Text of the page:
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Suppose I have a function that returns a closure:

sub generator
{

   my $resource = get_resource();
   my $do_thing = sub
   {
     $resource->do_something();
   }

  return $do_thing;
}

# new lexical scope
{
   my $make_something_happen = generator();

   &$make_something_happen();
}

I would like to be able to ensure that when $make_something_happen is removed from scope, I am able to call some $resource->cleanup();

Of course, if I had a class, I could do this with a destructor, but that seems a bit heavyweight for what I want to do. This isn't really an "object" in the sense of modelling an object, it's just a functiony thing that needs to execute some code on startup and immediately prior to death.

How would I do this in Perl( and, out of curiosity, does any language support this idea)?

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Yes, some other languages support this (though I can't name any off hand other than some Common Lisp implementations such as SBCL); it's usually called a finalizer as opposed to destructor (the name "destructor" suggesting explicit memory freeing). A system function takes the object (er, value) to watch and the function to call when it's dead. –  Kevin Reid Mar 26 '12 at 22:25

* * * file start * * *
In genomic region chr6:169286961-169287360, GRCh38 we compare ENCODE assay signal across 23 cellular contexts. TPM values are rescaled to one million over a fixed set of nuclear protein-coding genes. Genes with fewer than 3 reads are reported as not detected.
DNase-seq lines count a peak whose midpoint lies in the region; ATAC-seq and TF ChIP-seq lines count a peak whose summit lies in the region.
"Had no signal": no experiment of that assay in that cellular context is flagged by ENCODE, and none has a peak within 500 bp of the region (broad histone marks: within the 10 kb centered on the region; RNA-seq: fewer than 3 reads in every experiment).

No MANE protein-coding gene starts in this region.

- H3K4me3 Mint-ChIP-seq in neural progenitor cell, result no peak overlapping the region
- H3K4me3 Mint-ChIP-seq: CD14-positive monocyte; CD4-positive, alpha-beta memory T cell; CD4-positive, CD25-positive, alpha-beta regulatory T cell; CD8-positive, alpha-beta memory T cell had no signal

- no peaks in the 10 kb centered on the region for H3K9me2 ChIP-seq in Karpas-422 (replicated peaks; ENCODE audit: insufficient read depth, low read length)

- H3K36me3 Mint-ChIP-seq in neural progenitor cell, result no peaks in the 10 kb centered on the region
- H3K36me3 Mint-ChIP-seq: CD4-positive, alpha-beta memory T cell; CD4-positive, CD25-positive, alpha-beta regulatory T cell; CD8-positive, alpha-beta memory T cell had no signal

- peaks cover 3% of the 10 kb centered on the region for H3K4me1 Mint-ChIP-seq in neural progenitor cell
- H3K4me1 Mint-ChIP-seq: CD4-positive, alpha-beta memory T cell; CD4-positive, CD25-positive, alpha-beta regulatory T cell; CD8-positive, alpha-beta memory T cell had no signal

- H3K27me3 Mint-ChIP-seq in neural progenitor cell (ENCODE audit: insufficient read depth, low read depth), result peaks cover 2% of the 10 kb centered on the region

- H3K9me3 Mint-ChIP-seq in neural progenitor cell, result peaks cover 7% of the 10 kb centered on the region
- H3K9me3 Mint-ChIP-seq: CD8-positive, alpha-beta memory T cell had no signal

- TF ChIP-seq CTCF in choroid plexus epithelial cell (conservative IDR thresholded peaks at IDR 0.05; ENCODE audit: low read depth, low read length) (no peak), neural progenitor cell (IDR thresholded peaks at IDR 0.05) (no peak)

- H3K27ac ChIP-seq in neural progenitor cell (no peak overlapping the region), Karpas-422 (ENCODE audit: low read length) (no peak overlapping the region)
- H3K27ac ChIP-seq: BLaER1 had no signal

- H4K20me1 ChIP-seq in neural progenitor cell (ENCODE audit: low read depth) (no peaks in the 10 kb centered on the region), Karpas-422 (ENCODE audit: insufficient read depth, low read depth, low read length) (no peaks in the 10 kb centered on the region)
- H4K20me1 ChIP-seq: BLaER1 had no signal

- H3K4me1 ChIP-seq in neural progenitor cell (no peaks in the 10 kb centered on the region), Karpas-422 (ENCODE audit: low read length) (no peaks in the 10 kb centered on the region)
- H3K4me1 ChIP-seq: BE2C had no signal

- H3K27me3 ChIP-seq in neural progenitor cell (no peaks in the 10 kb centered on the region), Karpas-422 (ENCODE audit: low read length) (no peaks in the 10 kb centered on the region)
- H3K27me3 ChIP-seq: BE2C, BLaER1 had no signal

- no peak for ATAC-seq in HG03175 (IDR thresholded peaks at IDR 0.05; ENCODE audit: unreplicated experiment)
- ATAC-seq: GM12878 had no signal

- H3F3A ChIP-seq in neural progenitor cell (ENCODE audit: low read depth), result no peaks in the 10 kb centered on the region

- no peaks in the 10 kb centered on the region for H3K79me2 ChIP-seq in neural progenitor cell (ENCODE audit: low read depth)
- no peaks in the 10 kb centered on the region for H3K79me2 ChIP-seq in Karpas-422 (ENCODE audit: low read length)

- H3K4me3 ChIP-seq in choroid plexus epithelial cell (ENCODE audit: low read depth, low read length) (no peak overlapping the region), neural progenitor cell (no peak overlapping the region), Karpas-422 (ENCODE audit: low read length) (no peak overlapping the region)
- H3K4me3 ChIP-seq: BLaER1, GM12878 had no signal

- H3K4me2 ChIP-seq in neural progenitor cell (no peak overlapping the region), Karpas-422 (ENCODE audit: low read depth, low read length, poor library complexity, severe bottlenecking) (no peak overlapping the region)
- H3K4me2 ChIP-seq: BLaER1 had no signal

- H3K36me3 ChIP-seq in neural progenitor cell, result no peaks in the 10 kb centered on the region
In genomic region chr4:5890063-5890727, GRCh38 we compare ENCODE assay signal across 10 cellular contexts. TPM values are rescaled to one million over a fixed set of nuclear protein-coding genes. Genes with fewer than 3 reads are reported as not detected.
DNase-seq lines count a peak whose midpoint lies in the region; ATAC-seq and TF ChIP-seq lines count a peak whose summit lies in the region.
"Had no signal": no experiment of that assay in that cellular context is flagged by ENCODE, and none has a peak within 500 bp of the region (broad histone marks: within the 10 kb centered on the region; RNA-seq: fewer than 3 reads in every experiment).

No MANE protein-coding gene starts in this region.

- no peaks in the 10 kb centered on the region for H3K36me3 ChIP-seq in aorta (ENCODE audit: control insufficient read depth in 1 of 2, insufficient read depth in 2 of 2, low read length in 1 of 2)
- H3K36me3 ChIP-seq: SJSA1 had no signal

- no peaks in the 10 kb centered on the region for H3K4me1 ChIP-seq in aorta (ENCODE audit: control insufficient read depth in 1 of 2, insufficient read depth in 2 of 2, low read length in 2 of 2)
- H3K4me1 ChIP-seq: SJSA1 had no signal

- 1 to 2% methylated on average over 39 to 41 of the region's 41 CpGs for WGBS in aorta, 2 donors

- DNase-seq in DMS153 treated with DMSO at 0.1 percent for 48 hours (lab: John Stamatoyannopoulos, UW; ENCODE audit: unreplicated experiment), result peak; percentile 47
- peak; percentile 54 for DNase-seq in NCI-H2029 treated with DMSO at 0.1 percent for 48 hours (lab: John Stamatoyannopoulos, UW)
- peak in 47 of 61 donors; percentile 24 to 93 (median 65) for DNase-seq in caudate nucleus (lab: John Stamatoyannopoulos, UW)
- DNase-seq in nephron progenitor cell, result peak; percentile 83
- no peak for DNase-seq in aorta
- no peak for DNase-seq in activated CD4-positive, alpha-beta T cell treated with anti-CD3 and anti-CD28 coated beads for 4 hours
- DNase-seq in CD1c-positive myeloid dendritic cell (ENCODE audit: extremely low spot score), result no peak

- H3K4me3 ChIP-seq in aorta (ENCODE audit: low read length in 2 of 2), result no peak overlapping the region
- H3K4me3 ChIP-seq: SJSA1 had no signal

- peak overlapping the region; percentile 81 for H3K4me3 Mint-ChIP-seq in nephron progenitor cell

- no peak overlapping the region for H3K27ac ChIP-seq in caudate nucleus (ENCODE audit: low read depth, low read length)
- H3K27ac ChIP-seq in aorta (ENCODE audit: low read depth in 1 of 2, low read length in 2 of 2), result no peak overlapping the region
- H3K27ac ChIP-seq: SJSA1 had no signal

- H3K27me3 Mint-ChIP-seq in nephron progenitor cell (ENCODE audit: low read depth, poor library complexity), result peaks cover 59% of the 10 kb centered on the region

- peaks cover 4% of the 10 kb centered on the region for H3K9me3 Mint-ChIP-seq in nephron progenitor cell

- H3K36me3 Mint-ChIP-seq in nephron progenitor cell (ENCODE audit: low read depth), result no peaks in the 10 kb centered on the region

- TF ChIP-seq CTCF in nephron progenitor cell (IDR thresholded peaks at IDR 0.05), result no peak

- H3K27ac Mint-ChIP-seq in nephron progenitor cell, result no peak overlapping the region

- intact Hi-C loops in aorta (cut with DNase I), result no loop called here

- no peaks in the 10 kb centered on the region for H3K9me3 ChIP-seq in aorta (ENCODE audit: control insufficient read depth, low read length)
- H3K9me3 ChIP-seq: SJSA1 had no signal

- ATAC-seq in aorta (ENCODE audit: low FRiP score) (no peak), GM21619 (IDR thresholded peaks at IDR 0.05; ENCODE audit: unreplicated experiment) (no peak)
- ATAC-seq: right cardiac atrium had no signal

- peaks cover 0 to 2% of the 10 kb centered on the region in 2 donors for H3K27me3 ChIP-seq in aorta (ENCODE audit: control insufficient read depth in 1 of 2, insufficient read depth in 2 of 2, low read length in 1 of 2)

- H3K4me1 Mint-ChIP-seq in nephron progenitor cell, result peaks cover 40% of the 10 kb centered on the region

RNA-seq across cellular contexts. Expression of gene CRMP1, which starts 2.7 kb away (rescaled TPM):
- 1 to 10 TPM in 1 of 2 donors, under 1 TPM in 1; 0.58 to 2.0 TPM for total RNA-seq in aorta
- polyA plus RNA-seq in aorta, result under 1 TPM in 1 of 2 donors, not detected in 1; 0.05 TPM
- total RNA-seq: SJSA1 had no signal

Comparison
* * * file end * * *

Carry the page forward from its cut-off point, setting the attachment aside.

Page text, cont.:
2 Answers 2

up vote 4 down vote accepted

I'd just use a class for this. Bless the subroutine reference and still use it like you are. The get_resource then uses this class. Since I don't know what that looks like, I'll leave it up to you to integrate it:

 package Gozer {
      sub new {
         my( $class, $subref );
         bless $subref, $class;
         }

      sub DESTROY {
         ...; #cleanup
         }
      }

If every thing can have it's own cleanup, I'd use the class to group two code refs:

 package Gozer {
      sub new {
         my( $class, $subref, $cleanup );
         bless { run => $subref, cleanup => $cleanup }, $class;
         }

      sub DESTROY {
         $_[0]{cleanup}();
         }
      }

In Perl, I don't think this is heavyweight. The object system simply attaches labels to references. Not every object needs to model something, so this is a perfectly fine sort of object.

It would be nice to have some sort of finalizers on ordinary variables, but I think those would end up being the same thing, topologically. You could do it with Perl as a tie, but that's just an object again.

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I think I understand your question. In my case I want:
* A global variable that may be set at any point during the script's runtime
* To last right up to the end of the life of the script
* Explicitly clean it up.

It looks like I can do this by defining an END block; It will be run "as late as possible". You should be able to do your $resource->cleanup(); up in there.

More here: http://perldoc.perl.org/perlmod.html#BEGIN%2c-UNITCHECK%2c-CHECK%2c-INIT-and-END

The begincheck program on that page has the code.

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